Robots with Python

Robots. It’s a name we’ve been talking about for a hundred years. Did you know there was a robot in Frank Baum’s Land of Oz in 1907? He didn’t call it a robot, but it is a robot. In this article, I’ll give you a brief introduction to robots before I delve into programming robots with Python in my upcoming articles.

Robots are everywhere in the modern world today. Your house is full of them. How is it possible? To understand what we are talking about, you have to understand the definition of the robot more in computer terms than in Hollywood.

Also, Read – Process of Data Science.

A Robot Is Not Always like a Human

Two things to know about robots:

  • A Robot only have two functions, a computer and an actuator.
  • A Robot is stupid; it cannot be a human.

So what is an actuator? It is something that physically affects the outside world. According to this definition, a sophisticated IoT (Internet of Things) device connected to a sensor and a database is not really a robot, whereas a computer controlling a toaster (which makes the toast appear) is a robot. As with any definition, you can discuss corner cases all day. But it’s a good working definition that shows how varied a robot’s “body type” can be.

Not All Robots Has Arms or Wheels

The classic design of a robot tends to be something that looks at least vaguely human. The amazing robots that help us assemble cars in factories, for example, have giant arms that pick up car doors, weld metal, place windshields, and do many other tasks on the assembly line. Small arms are present everywhere in the production lines and contribute to the production of small and large products.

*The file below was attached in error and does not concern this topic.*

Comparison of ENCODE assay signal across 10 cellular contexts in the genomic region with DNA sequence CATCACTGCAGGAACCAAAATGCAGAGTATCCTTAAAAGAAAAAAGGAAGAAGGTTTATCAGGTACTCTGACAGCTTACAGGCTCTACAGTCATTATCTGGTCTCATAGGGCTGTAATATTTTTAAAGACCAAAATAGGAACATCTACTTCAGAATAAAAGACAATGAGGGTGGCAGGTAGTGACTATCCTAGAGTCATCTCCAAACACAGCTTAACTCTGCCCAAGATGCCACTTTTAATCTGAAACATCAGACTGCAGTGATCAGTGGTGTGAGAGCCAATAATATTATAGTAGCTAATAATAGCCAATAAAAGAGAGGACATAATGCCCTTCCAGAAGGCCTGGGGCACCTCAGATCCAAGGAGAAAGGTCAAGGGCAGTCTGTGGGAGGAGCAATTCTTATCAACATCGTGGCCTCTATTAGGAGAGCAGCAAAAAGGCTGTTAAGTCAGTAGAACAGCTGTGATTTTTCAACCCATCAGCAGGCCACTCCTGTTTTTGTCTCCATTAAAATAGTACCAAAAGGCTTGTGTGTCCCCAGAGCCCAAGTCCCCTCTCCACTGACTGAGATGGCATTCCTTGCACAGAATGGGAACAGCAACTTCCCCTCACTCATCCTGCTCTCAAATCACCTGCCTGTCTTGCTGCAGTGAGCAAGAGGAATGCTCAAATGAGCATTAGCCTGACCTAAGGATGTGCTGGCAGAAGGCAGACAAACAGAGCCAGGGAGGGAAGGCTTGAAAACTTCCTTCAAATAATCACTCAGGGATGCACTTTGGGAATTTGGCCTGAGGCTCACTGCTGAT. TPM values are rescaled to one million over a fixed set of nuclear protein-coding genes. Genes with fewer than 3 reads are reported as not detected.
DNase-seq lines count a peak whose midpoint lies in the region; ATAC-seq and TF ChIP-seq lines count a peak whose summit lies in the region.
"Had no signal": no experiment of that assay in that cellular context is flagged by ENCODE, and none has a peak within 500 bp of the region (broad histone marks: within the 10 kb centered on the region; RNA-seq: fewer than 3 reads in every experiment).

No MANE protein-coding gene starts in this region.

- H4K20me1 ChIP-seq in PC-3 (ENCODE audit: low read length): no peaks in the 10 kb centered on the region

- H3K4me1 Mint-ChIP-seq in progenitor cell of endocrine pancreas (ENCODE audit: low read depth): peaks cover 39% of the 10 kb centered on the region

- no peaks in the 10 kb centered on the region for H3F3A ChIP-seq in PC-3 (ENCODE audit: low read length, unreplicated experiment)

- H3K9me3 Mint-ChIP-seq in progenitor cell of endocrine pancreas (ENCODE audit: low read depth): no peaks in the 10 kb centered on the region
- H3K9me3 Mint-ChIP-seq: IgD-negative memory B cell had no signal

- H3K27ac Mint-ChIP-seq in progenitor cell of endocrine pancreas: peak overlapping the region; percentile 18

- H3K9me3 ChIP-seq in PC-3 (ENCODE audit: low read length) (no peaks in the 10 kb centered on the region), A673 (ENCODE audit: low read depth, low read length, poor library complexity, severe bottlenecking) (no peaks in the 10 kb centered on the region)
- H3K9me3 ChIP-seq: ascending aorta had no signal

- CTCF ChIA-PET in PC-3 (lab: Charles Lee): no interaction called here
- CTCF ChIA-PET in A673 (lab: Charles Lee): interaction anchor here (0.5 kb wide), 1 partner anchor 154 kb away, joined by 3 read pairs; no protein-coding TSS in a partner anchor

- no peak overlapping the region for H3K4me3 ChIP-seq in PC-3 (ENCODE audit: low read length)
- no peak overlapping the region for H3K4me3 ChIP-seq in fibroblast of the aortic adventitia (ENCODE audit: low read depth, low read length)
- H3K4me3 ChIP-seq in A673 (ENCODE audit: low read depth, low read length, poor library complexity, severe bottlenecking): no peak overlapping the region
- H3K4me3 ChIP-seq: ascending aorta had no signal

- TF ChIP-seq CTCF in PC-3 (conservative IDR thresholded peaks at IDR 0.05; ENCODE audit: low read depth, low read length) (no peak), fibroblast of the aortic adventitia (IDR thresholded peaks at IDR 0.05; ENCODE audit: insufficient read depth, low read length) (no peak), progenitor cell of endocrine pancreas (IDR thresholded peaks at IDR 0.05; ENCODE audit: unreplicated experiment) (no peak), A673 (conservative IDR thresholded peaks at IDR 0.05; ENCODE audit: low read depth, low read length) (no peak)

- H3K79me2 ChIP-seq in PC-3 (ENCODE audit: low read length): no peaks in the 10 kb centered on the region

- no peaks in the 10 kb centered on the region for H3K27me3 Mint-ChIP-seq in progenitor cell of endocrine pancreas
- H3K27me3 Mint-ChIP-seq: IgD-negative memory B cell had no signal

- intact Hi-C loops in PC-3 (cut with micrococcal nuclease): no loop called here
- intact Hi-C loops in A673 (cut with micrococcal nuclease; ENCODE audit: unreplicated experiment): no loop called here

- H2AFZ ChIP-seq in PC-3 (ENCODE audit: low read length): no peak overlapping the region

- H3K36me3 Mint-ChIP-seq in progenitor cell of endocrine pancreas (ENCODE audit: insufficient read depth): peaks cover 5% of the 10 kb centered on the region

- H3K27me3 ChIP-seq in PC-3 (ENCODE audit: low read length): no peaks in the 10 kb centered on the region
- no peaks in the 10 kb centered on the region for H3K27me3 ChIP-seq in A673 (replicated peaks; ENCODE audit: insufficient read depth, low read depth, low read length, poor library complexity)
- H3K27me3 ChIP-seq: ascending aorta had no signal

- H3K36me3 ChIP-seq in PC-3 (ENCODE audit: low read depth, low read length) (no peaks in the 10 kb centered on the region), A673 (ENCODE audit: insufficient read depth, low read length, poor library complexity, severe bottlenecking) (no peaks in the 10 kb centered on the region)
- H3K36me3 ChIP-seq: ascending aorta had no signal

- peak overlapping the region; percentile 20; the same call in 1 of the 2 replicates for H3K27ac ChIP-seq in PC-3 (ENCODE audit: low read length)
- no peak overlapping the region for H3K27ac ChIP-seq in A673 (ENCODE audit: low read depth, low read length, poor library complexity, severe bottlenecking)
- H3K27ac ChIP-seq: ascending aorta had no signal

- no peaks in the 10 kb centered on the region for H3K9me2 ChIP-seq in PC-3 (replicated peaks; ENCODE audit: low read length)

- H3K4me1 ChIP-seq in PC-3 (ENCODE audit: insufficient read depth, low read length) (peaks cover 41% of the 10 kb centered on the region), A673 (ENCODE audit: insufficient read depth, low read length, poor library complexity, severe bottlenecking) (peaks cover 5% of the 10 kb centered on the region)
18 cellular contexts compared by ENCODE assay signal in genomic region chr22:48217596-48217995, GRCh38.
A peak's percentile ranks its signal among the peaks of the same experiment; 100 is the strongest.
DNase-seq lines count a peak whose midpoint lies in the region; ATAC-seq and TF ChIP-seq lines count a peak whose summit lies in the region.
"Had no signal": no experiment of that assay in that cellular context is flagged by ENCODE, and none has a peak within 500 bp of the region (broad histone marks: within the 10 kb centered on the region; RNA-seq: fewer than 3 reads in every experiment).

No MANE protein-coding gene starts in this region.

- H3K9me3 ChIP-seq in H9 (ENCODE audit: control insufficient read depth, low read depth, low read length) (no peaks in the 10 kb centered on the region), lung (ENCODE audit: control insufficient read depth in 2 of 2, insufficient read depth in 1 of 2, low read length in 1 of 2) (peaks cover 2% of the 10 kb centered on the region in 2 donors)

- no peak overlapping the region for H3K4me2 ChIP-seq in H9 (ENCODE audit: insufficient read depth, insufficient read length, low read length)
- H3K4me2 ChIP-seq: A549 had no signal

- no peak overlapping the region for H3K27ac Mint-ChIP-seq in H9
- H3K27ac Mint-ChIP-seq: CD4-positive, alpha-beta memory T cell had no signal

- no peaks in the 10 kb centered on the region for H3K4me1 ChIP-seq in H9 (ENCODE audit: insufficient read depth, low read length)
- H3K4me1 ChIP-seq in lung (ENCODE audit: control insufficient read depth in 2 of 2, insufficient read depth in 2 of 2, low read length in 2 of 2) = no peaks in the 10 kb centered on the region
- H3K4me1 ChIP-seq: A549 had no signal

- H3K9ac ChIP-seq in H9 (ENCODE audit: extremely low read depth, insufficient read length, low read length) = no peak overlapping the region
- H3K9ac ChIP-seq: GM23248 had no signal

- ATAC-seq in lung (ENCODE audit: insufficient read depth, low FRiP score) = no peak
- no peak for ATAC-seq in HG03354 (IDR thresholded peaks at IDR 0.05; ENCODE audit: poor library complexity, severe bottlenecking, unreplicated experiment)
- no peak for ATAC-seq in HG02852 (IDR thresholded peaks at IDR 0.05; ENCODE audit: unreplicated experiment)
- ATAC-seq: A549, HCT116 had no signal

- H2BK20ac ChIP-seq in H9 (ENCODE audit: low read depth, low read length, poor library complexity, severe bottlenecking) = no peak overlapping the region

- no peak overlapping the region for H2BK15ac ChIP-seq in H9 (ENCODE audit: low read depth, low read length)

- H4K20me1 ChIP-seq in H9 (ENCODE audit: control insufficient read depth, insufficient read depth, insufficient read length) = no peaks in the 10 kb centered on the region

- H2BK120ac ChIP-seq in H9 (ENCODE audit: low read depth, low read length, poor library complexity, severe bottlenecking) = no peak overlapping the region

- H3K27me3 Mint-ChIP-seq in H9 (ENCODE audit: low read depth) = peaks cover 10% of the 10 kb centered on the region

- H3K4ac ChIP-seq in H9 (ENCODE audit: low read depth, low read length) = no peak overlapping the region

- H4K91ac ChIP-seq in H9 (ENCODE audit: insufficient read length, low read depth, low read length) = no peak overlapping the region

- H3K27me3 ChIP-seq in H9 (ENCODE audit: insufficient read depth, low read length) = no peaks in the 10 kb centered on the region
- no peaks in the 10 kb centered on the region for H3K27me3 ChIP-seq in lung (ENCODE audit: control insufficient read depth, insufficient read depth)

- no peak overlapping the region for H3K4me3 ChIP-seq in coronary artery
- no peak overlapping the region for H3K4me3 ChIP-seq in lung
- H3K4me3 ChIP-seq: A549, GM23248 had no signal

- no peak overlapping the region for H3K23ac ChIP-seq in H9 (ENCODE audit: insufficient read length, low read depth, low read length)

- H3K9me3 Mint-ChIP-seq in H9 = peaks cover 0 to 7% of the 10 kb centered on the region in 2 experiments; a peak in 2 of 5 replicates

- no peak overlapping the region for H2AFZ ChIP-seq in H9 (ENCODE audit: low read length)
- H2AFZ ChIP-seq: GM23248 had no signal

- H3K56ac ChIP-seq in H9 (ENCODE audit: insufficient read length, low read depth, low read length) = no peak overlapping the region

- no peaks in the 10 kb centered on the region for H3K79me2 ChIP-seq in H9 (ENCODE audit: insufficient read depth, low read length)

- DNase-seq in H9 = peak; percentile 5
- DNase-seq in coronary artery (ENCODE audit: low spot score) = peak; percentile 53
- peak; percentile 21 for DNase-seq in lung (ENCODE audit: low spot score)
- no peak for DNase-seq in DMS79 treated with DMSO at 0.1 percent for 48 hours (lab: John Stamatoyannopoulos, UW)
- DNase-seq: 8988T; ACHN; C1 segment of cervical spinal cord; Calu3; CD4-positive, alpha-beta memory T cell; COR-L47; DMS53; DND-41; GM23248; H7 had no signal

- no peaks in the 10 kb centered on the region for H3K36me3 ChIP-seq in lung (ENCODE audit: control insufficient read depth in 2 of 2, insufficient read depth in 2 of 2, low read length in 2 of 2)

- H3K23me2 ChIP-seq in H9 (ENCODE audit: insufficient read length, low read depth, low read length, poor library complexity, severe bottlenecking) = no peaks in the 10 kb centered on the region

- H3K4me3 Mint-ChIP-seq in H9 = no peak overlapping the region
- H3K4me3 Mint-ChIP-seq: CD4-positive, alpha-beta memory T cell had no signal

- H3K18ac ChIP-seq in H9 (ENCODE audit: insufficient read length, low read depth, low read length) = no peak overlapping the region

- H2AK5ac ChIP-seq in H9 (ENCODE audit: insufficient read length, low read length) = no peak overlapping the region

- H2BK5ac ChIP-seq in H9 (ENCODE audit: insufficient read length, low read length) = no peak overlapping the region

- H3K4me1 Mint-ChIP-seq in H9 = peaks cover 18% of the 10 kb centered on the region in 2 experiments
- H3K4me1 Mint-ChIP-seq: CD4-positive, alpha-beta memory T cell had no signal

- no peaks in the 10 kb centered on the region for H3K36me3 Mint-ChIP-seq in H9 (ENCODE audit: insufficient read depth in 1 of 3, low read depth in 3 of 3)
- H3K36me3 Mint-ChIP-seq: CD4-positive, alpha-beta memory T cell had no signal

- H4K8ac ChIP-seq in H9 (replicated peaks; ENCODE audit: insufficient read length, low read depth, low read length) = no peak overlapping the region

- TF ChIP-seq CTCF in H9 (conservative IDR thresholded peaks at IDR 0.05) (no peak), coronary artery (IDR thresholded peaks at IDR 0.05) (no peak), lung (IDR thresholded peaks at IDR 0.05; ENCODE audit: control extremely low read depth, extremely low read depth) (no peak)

One of the relatively new categories of robots is called Cobots (cooperative robots). They are robots designed to work closely with humans in manufacturing lines. The robots in the car lines will hurt you if you get in their way. Cobots will stop if they meet you while moving. These robots can work right next to people, performing tasks to make people more efficient. Baxter the Coffee-Making Robot is an example of Cobot.

Robots don’t always have arms (remember our toaster?). Robots can look like microwaves. They can look like cars (yes, self-driving cars, but also your current car). Modern cars are full of computers doing robotic things. For example, there’s a computer that measures when you press the accelerator pedal and then adjusts the fuel and air mixture to get exactly the boost you’re looking for.

Programming Robots

A Robot can be programmed in many types of languages. Some robots can be programmed by moving the arm to a specific set of locations and other robots are programmed in a more traditional way. We have found that programming by moving the arms will kind of allow you to focus and provide structure to your programming to implement a particular function.

The world’s most popular programming language for programming a robot at a high level (above motor drives and the like) is Python. Fingers in the nose. Baxter is programmed through an API (Application Programming Interface) provided for Python. Python is used to invoke many robotic functions and image processing, as well as to provide motion planning and coordination between robots. While many robot makers have their own proprietary software, almost all of them will provide a method for working with Python.

Also, Read – Image Segmentation with Python.

I hope you liked this article on an Introduction to Robotics with Python. In my future articles, I will take you through how we can program a robot with python, till then stay tuned. Feel free to ask your valuable questions in the comments section below. You can also follow me on Medium to learn every topic of Machine Learning and Python.

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Aman Kharwal
Aman Kharwal

I'm a writer and data scientist on a mission to educate others about the incredible power of data📈.

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